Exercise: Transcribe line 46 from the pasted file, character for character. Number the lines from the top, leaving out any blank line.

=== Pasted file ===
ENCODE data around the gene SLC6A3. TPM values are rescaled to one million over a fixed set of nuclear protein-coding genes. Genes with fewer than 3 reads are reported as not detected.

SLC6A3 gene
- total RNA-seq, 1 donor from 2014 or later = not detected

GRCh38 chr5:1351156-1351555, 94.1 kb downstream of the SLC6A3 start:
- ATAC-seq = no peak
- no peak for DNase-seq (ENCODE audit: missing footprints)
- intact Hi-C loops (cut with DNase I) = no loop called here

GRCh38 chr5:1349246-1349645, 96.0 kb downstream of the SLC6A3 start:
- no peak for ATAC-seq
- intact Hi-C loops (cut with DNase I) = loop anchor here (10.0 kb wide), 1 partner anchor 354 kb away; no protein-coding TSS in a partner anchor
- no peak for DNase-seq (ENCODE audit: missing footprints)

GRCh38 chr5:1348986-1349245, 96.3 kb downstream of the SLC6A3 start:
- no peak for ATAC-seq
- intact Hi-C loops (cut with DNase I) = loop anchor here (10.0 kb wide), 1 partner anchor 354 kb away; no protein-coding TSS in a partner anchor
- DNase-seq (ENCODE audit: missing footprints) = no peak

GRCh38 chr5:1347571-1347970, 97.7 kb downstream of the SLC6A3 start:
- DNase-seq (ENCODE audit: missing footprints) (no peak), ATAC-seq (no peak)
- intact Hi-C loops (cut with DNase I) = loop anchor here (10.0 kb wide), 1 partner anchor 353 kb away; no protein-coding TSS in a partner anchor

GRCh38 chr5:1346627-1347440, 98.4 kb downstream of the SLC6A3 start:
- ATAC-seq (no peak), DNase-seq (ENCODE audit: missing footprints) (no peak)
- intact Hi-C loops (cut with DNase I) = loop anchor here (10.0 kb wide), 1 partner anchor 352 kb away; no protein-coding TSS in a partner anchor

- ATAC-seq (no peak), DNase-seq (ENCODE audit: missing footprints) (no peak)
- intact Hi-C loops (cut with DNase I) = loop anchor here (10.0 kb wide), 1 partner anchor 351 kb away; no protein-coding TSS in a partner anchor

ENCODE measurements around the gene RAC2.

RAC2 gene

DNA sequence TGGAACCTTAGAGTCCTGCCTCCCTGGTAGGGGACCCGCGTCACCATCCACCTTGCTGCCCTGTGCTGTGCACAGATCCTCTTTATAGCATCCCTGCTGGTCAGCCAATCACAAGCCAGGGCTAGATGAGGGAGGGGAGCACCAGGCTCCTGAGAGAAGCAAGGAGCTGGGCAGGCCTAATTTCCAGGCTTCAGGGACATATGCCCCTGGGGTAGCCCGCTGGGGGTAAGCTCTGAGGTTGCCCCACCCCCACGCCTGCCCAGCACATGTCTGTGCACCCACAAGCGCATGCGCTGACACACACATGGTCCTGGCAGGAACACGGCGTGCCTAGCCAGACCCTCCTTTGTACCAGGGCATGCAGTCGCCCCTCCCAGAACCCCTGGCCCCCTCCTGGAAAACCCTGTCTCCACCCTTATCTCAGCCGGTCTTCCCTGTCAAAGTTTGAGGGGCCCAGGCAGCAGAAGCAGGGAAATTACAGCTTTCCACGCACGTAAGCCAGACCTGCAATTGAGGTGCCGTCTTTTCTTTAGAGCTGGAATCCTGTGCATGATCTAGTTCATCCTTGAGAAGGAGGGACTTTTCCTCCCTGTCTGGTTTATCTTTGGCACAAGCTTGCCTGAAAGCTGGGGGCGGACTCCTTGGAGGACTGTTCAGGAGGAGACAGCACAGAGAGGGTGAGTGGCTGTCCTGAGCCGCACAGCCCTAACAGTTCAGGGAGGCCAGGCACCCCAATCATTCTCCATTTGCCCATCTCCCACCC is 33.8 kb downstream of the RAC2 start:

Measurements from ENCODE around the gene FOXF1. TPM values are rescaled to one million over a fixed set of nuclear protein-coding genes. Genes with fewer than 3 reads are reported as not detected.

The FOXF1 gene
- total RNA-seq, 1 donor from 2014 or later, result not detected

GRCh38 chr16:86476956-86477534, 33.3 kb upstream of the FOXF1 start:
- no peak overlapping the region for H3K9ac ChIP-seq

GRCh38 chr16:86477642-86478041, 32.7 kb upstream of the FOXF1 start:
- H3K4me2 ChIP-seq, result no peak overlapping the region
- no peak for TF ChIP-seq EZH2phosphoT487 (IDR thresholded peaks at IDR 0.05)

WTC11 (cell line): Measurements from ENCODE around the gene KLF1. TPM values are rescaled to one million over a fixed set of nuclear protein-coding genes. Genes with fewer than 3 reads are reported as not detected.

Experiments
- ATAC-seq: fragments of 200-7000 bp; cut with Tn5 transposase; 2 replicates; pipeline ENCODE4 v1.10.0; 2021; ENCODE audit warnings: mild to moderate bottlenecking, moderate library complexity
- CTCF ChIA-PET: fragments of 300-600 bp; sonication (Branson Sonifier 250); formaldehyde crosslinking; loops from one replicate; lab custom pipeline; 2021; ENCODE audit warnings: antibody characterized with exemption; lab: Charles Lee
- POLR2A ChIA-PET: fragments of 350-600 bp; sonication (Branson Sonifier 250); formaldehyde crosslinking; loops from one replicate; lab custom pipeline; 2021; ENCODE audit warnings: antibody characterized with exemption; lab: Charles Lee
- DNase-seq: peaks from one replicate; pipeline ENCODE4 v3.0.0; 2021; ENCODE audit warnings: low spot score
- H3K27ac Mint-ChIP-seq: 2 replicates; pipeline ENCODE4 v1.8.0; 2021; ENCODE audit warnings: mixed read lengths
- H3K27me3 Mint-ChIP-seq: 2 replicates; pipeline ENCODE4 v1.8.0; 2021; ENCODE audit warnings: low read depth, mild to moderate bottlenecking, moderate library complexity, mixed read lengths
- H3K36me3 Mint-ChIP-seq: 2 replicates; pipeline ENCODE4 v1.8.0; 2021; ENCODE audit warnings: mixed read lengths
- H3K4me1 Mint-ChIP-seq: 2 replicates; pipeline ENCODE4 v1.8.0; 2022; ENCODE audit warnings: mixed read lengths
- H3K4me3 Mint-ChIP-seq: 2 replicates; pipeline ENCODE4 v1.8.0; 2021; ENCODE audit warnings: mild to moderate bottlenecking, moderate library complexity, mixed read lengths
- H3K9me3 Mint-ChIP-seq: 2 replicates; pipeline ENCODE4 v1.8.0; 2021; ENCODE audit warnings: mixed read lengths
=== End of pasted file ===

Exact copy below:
- H3K9me3 Mint-ChIP-seq: 2 replicates; pipeline ENCODE4 v1.8.0; 2021; ENCODE audit warnings: mixed read lengths